For those who have it, what do you think about using it as an LFO? Can you achieve some fun shapes with it?
(Looking for a flimsy excuse to add it to my list.
Since it's still early to have answers from users, here i go:
There are 7 algos in the LFO mode, but this gives you far more than 7 frozen shapes.
These can be simultaneously and independently CV + manually changed in frequency, amplitude, and shape (or some other relevant parameter).
Thus without any patching you can already have variations such as saw to triangle to inverted saw with every nuance in between.
But there are also less obvious tweaks such as phase distortion of a sine wave.
Once you start patching of these, the wave will act on itself to distort into something less usual. (e.g. double peaks along a ramp).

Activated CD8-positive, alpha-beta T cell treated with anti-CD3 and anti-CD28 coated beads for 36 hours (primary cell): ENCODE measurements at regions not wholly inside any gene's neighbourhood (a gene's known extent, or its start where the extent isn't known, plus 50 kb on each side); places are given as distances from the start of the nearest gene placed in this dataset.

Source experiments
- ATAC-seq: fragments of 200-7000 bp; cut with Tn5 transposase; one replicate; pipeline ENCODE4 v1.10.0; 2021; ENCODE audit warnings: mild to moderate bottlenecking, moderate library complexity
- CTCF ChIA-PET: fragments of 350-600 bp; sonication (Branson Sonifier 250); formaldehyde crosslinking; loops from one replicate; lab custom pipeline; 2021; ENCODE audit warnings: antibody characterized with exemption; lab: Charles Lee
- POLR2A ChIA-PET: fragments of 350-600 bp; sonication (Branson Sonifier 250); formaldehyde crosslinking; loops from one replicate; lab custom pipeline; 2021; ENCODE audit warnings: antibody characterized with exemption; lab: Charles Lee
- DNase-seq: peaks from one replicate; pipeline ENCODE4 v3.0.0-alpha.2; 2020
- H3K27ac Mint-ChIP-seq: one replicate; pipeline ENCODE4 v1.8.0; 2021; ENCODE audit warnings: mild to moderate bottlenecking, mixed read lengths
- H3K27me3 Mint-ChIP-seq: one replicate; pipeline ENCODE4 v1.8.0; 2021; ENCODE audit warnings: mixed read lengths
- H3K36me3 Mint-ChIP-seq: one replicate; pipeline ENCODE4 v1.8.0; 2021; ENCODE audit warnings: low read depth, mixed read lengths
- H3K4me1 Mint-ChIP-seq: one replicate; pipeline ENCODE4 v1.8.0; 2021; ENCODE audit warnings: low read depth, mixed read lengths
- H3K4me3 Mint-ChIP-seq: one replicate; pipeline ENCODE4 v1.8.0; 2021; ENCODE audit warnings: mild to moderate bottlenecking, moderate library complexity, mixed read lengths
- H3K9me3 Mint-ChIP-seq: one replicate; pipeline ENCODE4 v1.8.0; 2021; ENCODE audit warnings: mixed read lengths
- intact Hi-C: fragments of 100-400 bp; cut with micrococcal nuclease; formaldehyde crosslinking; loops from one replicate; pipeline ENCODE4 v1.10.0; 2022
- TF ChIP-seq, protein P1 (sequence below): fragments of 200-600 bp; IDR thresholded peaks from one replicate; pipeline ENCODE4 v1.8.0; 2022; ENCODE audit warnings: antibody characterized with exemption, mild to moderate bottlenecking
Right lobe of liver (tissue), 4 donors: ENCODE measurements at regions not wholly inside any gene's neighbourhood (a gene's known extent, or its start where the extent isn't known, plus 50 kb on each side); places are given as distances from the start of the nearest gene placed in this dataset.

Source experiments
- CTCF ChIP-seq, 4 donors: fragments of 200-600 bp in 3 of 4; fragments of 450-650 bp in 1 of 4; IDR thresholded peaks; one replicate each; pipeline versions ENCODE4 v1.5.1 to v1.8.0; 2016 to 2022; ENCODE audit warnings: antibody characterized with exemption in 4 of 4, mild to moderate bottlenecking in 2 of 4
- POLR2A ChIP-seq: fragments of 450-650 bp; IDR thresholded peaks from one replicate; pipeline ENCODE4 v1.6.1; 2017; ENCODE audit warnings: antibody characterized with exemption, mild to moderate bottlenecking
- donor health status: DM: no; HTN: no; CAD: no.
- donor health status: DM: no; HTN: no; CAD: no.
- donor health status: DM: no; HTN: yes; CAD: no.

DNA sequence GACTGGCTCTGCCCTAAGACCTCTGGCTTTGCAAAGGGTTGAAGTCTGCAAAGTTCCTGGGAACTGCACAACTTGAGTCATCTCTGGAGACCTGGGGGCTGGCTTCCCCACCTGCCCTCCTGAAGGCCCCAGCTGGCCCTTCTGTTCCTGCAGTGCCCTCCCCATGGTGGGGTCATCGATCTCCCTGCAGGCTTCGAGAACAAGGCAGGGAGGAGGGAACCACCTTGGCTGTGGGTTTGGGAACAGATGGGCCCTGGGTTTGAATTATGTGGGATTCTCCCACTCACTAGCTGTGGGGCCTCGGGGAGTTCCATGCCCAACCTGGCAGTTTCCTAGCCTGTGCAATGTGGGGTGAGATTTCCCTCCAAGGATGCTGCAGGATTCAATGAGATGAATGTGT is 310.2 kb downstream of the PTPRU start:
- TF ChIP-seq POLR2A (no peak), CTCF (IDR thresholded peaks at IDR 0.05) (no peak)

So, still cyclic but weirdly shaped.
Then you have the non-standard waves: Brownian S/H and vectors.
Vectors are not widely known. They are segments moving from random level to random level.
We have two variations: regularly timed but with a Brownian randomness limit setting (from stay in place to full random span allowed), the other controlling the time irregularity. From purely cyclic to widely variable. Again these setting are manual + CV.
Now remember that you have two LFOs in a single Twin waves, and that you can clock-sync one to the other at various mult and div ratios. (with ratio CV controlled)
Imagine how the shape of one can act on the rendering of the other thanks to the various CV inputs available.
Another approach is to use the sync instead of the clock to have one LFO acting on the other, eventually adding some CV modulation from the master to the slaved LFO.
I'm even not entering the domain of cross modulating each other :-)
This should make one busy for a while